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Publication numberUS3031347 A
Publication typeGrant
Publication dateApr 24, 1962
Filing dateFeb 5, 1951
Priority dateFeb 5, 1951
Publication numberUS 3031347 A, US 3031347A, US-A-3031347, US3031347 A, US3031347A
InventorsJoseph Philipson
Original AssigneeAerojet General Co
Export CitationBiBTeX, EndNote, RefMan
External Links: USPTO, USPTO Assignment, Espacenet
Slow burning solid composite propellant
US 3031347 A
Abstract  available in
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Claims  available in
Description  (OCR text may contain errors)

April 24, 1962 J. PHILIPSON 3,031,347-

SLOW BURNING SOLID COMPOSITE PROPELLANT Filed Feb. 5, 1951 BURNING RATE, r, IN/SEC 9 O 8 6 a CHAMBER PRESSURE, Pc, PSIA IN V EN TOR. JOSEPH PHIL IPSO/V Jim Q AT TORNE 3,031,347 SLGW BURNING SOLEDCOMPOSITE PROPELLANT JsephPhilipson,Temple City, ,Calif., assignor, by mesne assignments, to, Aerojet-General Corporation, Cincinnati, Ohio, a corporation of Ohio Filed'Feb. 5, 1951, Ser. No. 209,507 12 Claims. (Cl. 14948) This invention relates to jet propulsion and. more particularly to solid propellant materials useful in rocket or jet propulsion motors.

The principal object of my. invention is to provide a solid propellant charge capable of burning at an unusu ally slow burning rate.

A further object is to'produce such a slow burning propellant which burns" in a substantially smokeless man- A further related object is to produce such a slow burning and smokeless propellant capable of developing a satisfactory specific impulse preferably above 200 lbs. see/lb. when burned at 1000 psi.

In the operation of certain types of rocket motors, a solid propellant charge or grain is burned within the chamber to. generate alargevolume of gas under pressure. The gas escapesin the form of a high velocity jet through theexhaust nozzle,.producing the reaction force.

A solid propellant commonly comprises a fuel having mixed with it the oxidizer required. for its combustion. Many solid propellant charges heretofore known burn at a higher rate than isoften desired for long burning charges such as are frequently required in motors for jetassisted take-off or for sustaining flight. In some cases it might be possible to approximate the performance of such a slow burning charge by use of previously knownpropellants; but this would normally require resort to some special technique such as a substantial lowering of the specific impulse of the propellant-or employing acomplex grain configuration. Disadvantages of employing such special techniques are that the resulting intricate structureofthe grain or charge oftenrequires an unduly greatincrease in the weight ofthe chamber; furthermore, the grain so produced is generally structurally weak.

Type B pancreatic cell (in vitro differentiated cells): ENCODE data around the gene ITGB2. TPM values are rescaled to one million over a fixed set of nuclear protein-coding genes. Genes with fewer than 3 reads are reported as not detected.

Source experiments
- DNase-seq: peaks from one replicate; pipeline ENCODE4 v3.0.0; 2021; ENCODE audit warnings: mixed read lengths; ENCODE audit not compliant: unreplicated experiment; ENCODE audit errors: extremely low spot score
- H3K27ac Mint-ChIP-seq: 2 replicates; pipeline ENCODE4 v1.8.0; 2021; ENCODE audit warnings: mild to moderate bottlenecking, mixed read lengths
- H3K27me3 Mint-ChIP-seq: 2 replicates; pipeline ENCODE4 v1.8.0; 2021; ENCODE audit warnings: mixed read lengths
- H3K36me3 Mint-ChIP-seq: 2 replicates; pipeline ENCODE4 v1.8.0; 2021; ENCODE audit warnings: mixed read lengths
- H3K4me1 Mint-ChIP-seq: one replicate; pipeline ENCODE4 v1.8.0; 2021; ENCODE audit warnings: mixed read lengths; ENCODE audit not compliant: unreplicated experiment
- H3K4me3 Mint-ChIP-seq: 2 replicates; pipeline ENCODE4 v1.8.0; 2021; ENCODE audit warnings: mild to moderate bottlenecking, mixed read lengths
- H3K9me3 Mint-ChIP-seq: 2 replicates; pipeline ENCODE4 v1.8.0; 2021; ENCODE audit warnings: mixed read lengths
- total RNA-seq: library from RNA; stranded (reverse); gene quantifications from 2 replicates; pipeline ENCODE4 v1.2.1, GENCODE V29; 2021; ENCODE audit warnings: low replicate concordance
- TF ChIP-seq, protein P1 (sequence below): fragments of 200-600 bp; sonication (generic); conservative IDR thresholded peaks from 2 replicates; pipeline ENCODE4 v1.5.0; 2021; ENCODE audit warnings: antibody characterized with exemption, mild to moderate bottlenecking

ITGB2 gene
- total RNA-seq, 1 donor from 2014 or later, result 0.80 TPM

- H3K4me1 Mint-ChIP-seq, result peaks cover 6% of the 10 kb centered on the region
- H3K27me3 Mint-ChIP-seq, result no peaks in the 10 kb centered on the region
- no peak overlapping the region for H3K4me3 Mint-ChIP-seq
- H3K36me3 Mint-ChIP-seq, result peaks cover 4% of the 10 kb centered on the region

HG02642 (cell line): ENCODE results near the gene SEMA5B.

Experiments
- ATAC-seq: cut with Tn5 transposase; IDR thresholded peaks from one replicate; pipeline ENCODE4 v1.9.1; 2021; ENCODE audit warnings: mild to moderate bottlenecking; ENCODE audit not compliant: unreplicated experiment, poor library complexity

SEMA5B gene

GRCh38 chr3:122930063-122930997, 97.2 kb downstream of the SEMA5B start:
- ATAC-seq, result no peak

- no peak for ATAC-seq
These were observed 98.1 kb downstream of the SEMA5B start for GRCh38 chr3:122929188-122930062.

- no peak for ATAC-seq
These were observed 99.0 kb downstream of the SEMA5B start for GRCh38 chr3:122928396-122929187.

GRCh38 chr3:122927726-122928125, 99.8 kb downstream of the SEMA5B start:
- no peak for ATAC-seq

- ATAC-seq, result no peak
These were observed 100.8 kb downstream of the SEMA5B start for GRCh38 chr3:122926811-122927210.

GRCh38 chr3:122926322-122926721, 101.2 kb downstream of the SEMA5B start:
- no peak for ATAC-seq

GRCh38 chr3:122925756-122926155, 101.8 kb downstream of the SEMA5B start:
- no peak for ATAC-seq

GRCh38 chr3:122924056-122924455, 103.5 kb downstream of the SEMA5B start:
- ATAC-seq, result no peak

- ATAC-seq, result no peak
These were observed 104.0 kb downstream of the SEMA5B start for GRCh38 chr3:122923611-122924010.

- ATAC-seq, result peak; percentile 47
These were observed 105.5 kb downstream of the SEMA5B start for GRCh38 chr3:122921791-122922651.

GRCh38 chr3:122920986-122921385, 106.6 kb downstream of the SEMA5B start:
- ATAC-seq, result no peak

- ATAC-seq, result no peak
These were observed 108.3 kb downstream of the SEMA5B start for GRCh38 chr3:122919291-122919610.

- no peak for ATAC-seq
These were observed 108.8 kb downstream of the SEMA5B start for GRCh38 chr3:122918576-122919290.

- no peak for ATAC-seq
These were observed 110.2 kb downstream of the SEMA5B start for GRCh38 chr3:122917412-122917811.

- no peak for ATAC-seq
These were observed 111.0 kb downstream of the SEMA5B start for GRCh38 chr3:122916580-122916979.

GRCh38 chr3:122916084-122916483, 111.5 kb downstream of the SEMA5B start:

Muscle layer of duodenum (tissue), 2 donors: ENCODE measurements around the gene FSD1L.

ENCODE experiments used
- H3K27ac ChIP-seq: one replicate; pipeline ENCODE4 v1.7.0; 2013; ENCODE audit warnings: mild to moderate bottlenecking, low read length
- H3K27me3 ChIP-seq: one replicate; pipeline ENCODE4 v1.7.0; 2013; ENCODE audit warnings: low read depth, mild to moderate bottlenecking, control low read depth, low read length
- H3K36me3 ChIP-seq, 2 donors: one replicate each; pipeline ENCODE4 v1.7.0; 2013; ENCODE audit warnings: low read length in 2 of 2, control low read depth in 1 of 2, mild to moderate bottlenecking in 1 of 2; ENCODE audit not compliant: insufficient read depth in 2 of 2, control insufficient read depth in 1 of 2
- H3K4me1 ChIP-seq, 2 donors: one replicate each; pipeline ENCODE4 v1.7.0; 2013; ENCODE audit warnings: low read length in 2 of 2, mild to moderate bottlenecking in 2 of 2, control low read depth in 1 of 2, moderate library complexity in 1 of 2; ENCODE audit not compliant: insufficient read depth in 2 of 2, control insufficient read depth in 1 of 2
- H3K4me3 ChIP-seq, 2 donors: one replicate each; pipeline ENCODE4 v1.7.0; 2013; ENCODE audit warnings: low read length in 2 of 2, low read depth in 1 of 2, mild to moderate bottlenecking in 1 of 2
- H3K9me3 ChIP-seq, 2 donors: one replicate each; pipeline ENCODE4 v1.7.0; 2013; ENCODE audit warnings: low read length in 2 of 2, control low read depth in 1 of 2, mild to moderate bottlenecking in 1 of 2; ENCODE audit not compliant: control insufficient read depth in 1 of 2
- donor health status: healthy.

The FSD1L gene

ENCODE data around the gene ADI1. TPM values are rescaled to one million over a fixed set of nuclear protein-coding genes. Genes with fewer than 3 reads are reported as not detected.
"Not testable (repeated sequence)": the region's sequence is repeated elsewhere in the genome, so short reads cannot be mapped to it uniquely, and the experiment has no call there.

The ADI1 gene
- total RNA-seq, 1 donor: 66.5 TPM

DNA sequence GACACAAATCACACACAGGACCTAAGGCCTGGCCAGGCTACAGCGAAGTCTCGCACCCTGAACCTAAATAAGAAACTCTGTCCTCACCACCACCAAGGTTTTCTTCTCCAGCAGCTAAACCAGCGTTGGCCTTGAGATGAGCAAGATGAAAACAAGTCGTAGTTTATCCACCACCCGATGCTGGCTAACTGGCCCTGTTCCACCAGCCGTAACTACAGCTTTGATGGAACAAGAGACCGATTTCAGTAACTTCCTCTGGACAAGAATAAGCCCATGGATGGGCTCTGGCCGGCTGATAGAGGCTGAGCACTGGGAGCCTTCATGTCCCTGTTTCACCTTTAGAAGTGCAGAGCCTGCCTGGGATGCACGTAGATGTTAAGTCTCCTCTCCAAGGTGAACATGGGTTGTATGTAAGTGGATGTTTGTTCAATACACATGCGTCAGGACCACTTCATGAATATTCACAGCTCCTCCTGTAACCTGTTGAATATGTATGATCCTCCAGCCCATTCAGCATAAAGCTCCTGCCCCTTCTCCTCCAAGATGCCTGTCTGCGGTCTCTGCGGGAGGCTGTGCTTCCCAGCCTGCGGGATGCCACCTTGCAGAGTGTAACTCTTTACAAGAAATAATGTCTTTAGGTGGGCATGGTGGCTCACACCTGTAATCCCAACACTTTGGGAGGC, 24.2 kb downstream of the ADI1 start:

One factor by which the burning rate of the propellant can be afiected 'is'the coarseness of the oxidizerparticles. The coarser theparticle of oxidizer the slower will be the burning rate. Increasing the coarseness of the oxidizer, however, should not be allowed to interfere with the castability of a cast propellant; and the oxidizer cannot be coarsened to the point where the oxidizer will settle out in the liquid mixture before polymerization has taken place.

A slow burning propellant according to my invention is defined as one havinga burning rate not exceeding 0.15 of an inch'per second at l000 p.s.i. chamber pressure. Furthermore, when the log burning rate is plottedagainst the log chamber pressure-the slope n. of the curve, determined by the equation 1'=CP (in. which;;r=the linear burningrate. in inches/sec. C=a constant P =the chamber pressure in p.s.i.)

shall beequal to or less than 0.5. A typical curve for a satisfactory propellant is shown in the graph.

According to-my invention, I-provide asmokelesspropellant. charge. thatconformstothe above requirementsv by compounding the propellants withfuels, which are capable of supplying a portion of the oxygen required for the oxidation ofthe carbon and hydrogen atoms in the finished propellantcharge;.andasoxidizer, substances that yield their oxygen at arelatively slow rateandfurthermore form no solid oxidation products.